4 Ways to Ensure Your Leaders Will Fail

Posted by  Paul Glatzhofer

leader-fail.jpgIt has been well documented that around 50% of all leaders fail in one way or another. There are certainly a variety of reasons for these failures. When I think about all of my clients, as well as reviewing some of the literature in the area, a few themes emerge about why leaders fail at such a high percentage.

The most interesting themes are those that suggest the organization, not the leader, could have done a lot differently to help ensure success. The four themes below are areas that organizations should consider as they create and/or review their leadership selection, development, succession planning, and engagement processes. Also, it is a call to HR leaders to ensure that the top organizational leaders understand how these themes can quickly derail their mid-level leaders and hurt the organization fairly quickly.


Are There Any Benefits to Asking "Weird" Interview Questions?

Posted by  Alissa Parr, Ph.D.

job-interview.jpgRemember the days when we actually had to go to the library, search through a card catalog, and physically retrieve a primary source document or book in order to learn more about a topic? Those days are behind us now. The internet is stock full of information and advice at our fingertips. All we need to do now is reach for our cell phone, ask Siri and question, and she’ll tell us an answer or provide us an article to answer our question. Fantastic, right?

In terms of accessibility, it is fantastic. However, after reading through a recent article from USA Today, providing guidance on how to respond to “weird” questions, I was reminded that you cannot trust everything you read online. Some of the information on the internet is legitimate, but other information marketed as being advice or a best practice is laughable.


Full-Time vs. Contract Employees: Which One Should You Hire?

Posted by  Greg Kedenburg

hiring-question.jpgThanks to both the increased globalization due to the interconnectivity provided by the internet, and the ever more frequent advances in technology automating jobs in select industries, there is a growing number of individuals joining the so called ‘non-traditional’ workforce. Including contract employees, freelancers, and individuals with a niche skill set, the non-traditional workforce is seen across a large variety of different sectors and organizational levels.

An increasing majority of these non-traditional employees have chosen to identify as such due to evolving beliefs and attitudes regarding the nature of the employer-employee relationship. In addition, higher value is being placed on intangibles such as flexibility and autonomy, which many organizations work to provide to attract full-time employees, but not always to the degree that is desired by these non-traditional workers. Because the number of individuals that count themselves among the non-traditional group is steadily increasing, it would behoove organizations to take a hard look at the pros and cons of hiring each type of employee.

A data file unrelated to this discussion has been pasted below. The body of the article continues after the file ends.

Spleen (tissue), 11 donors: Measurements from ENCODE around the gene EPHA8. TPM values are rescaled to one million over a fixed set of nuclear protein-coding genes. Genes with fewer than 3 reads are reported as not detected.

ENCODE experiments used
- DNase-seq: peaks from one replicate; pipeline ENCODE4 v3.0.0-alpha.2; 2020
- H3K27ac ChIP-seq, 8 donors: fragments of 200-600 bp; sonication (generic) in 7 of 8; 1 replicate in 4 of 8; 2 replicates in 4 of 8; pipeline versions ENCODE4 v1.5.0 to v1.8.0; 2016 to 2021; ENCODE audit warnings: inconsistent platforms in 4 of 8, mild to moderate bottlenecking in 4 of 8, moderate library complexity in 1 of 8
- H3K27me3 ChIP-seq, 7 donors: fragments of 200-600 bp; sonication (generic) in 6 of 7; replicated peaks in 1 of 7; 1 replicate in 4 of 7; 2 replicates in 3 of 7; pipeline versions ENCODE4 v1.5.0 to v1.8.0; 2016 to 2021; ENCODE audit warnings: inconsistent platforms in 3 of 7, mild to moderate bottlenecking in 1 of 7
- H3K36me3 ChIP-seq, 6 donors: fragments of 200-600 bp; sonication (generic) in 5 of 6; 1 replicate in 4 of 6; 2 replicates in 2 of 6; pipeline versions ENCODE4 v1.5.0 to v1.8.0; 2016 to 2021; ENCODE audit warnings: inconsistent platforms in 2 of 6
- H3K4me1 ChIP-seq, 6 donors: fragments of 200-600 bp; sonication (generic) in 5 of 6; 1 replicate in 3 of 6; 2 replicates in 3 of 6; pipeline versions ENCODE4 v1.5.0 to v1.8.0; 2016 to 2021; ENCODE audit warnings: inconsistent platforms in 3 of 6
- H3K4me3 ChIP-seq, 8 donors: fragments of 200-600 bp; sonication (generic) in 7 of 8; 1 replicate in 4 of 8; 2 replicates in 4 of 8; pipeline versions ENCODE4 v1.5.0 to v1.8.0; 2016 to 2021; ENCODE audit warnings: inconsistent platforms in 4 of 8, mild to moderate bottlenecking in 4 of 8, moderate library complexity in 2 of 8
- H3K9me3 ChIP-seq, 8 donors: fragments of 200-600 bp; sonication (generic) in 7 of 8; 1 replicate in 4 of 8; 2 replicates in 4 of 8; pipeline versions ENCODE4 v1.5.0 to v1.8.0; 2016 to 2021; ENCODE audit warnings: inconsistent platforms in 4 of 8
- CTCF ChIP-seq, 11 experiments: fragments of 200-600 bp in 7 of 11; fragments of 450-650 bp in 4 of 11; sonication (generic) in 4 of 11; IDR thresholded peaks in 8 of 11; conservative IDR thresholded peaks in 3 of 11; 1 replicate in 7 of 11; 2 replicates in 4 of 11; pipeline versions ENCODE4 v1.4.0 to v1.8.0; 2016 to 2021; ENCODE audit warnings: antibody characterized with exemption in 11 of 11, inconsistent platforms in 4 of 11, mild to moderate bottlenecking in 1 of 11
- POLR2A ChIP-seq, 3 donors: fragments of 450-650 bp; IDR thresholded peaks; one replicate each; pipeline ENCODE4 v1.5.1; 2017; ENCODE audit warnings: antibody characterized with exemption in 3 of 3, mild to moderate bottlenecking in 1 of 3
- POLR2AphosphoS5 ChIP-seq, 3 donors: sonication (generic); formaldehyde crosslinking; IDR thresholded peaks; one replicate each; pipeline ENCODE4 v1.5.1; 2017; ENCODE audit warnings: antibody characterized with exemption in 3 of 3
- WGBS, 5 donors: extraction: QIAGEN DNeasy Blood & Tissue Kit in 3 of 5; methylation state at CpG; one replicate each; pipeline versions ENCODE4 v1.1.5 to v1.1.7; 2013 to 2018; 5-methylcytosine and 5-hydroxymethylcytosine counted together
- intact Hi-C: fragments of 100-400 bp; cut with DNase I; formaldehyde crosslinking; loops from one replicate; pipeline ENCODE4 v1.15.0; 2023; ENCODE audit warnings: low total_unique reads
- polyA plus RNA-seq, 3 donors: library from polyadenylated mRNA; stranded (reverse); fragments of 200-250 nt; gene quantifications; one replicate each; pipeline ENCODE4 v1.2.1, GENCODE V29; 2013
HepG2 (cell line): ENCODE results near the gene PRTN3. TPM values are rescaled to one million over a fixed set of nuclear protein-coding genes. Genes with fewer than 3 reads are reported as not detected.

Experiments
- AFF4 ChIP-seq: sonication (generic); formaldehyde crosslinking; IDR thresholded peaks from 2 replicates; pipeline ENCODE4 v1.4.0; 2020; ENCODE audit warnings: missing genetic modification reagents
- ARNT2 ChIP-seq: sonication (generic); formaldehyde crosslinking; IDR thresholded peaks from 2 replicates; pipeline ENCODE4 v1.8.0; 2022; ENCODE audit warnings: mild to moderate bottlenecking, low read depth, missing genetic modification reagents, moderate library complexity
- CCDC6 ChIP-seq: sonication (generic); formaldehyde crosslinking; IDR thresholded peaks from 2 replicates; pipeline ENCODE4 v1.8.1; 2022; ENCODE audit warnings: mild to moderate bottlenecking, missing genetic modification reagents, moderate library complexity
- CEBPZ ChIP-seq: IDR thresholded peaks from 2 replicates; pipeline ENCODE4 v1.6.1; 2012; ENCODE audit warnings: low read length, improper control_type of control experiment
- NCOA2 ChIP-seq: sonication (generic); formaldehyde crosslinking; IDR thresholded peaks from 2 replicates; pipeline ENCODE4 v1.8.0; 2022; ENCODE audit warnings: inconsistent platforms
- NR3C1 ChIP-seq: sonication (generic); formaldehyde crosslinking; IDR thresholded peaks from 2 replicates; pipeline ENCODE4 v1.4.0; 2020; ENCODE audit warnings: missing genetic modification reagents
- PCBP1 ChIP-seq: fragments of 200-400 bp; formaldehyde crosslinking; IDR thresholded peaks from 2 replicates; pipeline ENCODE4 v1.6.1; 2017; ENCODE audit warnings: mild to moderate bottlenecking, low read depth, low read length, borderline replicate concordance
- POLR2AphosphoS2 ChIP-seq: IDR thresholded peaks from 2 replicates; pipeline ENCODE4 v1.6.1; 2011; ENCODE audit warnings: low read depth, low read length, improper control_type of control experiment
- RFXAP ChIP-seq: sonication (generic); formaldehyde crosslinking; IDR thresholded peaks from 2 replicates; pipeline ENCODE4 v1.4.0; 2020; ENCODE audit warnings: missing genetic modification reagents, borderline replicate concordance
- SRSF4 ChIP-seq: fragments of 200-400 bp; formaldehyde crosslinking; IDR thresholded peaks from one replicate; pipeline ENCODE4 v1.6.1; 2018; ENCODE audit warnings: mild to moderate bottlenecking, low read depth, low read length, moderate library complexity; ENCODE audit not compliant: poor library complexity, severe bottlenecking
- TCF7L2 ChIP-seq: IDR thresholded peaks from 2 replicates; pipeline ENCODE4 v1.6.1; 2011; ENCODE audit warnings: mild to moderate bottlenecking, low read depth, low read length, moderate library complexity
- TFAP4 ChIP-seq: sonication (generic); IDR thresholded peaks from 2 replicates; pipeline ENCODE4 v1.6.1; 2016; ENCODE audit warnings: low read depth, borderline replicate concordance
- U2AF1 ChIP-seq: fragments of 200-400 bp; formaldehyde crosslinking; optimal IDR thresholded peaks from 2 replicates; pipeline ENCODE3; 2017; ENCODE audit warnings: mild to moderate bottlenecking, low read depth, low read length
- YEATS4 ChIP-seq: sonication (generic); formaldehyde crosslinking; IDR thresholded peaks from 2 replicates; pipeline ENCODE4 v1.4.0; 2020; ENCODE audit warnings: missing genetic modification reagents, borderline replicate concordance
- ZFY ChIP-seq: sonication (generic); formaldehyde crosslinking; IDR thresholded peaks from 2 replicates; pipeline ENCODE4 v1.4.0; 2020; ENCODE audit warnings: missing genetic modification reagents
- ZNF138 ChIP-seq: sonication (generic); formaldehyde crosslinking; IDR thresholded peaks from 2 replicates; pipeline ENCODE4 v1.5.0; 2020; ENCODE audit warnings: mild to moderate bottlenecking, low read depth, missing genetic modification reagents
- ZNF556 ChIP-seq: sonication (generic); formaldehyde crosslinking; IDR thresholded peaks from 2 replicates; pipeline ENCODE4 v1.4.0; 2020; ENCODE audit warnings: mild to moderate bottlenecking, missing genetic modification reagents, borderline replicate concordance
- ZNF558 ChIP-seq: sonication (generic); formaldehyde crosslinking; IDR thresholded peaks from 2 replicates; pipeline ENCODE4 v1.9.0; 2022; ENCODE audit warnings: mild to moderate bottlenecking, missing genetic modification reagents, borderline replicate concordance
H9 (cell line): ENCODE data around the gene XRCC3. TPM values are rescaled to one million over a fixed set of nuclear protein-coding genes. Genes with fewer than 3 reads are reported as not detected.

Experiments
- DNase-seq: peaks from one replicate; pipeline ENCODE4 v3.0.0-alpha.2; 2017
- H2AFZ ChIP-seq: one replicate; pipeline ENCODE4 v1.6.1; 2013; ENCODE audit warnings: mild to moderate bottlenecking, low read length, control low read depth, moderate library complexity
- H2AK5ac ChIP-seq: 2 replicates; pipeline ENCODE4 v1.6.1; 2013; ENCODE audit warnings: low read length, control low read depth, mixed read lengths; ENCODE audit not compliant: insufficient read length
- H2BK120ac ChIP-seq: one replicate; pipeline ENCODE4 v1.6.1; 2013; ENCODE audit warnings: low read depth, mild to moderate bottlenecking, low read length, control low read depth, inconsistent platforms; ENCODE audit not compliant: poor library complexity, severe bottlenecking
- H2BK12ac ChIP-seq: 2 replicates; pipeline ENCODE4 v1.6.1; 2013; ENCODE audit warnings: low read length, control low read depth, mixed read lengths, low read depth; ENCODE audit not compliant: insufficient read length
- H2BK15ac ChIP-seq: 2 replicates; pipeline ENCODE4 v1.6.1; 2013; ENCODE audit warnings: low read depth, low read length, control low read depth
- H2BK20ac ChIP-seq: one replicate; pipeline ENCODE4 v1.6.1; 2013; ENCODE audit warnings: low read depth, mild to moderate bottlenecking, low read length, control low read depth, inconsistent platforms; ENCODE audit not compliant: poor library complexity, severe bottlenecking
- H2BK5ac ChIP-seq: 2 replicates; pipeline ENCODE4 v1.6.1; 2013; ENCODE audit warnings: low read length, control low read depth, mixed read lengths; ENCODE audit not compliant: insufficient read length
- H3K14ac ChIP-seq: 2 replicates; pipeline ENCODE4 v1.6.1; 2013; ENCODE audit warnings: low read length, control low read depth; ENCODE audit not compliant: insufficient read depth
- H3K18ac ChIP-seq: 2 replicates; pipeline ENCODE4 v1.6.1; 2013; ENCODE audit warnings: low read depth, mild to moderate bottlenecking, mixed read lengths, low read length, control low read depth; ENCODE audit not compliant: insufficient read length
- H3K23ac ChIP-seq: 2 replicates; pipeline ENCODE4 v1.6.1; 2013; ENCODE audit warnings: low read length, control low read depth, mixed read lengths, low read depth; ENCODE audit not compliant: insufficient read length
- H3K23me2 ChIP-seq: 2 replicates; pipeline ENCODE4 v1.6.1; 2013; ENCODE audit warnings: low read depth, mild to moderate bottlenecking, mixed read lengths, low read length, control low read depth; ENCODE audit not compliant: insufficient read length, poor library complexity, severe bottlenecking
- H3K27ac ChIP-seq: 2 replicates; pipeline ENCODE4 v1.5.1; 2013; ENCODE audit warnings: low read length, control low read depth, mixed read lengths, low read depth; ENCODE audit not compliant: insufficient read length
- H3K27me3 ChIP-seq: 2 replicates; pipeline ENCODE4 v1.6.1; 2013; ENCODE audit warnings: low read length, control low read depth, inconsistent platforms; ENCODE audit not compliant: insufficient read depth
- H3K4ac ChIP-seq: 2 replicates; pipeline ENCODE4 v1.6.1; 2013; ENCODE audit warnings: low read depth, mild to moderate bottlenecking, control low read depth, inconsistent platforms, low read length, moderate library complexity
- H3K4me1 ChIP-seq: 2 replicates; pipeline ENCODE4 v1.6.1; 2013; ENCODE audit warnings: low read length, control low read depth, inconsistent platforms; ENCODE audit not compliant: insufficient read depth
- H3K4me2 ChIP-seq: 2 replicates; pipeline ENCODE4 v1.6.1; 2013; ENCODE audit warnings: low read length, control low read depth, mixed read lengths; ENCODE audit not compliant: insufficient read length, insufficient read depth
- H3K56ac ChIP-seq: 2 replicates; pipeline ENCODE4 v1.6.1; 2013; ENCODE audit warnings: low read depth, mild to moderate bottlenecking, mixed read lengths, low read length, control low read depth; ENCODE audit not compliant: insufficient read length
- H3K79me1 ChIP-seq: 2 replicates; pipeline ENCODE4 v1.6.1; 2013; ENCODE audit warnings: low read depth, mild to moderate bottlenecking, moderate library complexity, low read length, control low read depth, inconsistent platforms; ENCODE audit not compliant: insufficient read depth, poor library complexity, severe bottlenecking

How to Get HR and Operations to Agree on Employee Assessments

Posted by  Steven Jarrett, Ph.D.

agreement.jpgThe epic battle wages on as two sides fight tirelessly in an effort to impose their will and dominate the corporate landscape. Are we talking about Google vs. Amazon? No, this battle is between operations and human resources, and although these should be two symbiotic groups that work together towards their common goal, often times they are not.

Operations can often feel overwhelmed by all of the policies, practices, and procedures that HR puts into place, while HR can often get frustrated by the shortcuts of operations to circumvent these practices. One area where I have found this to most often be the case is with the selection of new employees and the decision on who to hire. Even taking a step back, a tough question can be: How does the organization select new employees into the organization?


5 Free Resources to Develop Your Leadership Skills

Posted by  Paul Glatzhofer

leader-develop.jpgI recently wrote an article entitled, “The Top 5 Skills of Effective Leaders”. Understanding the skills and abilities that it takes to be a successful leader is helpful for a number of reasons. However, for most of us, we do not possess all of these skills. And for the skills we do possess, sometimes we are not at the level needed to be effective. It is a fairly obvious observation but leaders need to focus their developmental time and attention on the areas that are really going to make an impact on their effectiveness and thus the organization's bottom line.